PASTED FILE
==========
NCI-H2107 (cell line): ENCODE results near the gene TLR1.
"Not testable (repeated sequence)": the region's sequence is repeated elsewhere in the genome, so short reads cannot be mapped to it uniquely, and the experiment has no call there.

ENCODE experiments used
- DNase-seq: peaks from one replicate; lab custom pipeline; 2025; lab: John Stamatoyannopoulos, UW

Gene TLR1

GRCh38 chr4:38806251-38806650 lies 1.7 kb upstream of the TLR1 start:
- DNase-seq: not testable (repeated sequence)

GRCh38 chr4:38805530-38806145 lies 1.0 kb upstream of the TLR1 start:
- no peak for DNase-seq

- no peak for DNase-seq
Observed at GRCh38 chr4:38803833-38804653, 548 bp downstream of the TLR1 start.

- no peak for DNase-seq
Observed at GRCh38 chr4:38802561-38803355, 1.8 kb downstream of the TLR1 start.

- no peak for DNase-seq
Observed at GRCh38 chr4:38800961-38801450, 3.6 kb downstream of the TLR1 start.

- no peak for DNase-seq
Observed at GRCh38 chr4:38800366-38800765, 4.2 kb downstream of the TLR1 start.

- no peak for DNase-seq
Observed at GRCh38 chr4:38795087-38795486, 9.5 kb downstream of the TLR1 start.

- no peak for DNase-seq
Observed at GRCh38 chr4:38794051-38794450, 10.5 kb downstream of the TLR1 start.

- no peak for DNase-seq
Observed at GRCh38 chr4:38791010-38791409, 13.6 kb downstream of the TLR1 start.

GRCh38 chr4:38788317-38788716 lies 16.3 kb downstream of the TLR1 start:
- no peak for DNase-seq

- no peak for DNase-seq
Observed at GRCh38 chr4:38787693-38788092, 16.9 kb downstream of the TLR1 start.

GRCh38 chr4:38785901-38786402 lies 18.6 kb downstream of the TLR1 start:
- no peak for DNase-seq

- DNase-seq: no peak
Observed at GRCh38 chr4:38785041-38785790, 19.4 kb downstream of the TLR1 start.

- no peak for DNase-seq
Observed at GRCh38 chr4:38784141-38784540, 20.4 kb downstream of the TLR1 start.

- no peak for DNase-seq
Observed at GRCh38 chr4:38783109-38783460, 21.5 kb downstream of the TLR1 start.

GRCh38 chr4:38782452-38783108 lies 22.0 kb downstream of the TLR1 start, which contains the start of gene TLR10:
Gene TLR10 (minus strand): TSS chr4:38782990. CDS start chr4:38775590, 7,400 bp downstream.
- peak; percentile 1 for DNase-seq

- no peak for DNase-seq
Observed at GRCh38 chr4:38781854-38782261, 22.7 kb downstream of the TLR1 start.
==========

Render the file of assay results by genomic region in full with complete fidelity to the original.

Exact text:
NCI-H2107 (cell line): ENCODE results near the gene TLR1.
"Not testable (repeated sequence)": the region's sequence is repeated elsewhere in the genome, so short reads cannot be mapped to it uniquely, and the experiment has no call there.

ENCODE experiments used
- DNase-seq: peaks from one replicate; lab custom pipeline; 2025; lab: John Stamatoyannopoulos, UW

Gene TLR1

GRCh38 chr4:38806251-38806650 lies 1.7 kb upstream of the TLR1 start:
- DNase-seq: not testable (repeated sequence)

GRCh38 chr4:38805530-38806145 lies 1.0 kb upstream of the TLR1 start:
- no peak for DNase-seq

- no peak for DNase-seq
Observed at GRCh38 chr4:38803833-38804653, 548 bp downstream of the TLR1 start.

- no peak for DNase-seq
Observed at GRCh38 chr4:38802561-38803355, 1.8 kb downstream of the TLR1 start.

- no peak for DNase-seq
Observed at GRCh38 chr4:38800961-38801450, 3.6 kb downstream of the TLR1 start.

- no peak for DNase-seq
Observed at GRCh38 chr4:38800366-38800765, 4.2 kb downstream of the TLR1 start.

- no peak for DNase-seq
Observed at GRCh38 chr4:38795087-38795486, 9.5 kb downstream of the TLR1 start.

- no peak for DNase-seq
Observed at GRCh38 chr4:38794051-38794450, 10.5 kb downstream of the TLR1 start.

- no peak for DNase-seq
Observed at GRCh38 chr4:38791010-38791409, 13.6 kb downstream of the TLR1 start.

GRCh38 chr4:38788317-38788716 lies 16.3 kb downstream of the TLR1 start:
- no peak for DNase-seq

- no peak for DNase-seq
Observed at GRCh38 chr4:38787693-38788092, 16.9 kb downstream of the TLR1 start.

GRCh38 chr4:38785901-38786402 lies 18.6 kb downstream of the TLR1 start:
- no peak for DNase-seq

- DNase-seq: no peak
Observed at GRCh38 chr4:38785041-38785790, 19.4 kb downstream of the TLR1 start.

- no peak for DNase-seq
Observed at GRCh38 chr4:38784141-38784540, 20.4 kb downstream of the TLR1 start.

- no peak for DNase-seq
Observed at GRCh38 chr4:38783109-38783460, 21.5 kb downstream of the TLR1 start.

GRCh38 chr4:38782452-38783108 lies 22.0 kb downstream of the TLR1 start, which contains the start of gene TLR10:
Gene TLR10 (minus strand): TSS chr4:38782990. CDS start chr4:38775590, 7,400 bp downstream.
- peak; percentile 1 for DNase-seq

- no peak for DNase-seq
Observed at GRCh38 chr4:38781854-38782261, 22.7 kb downstream of the TLR1 start.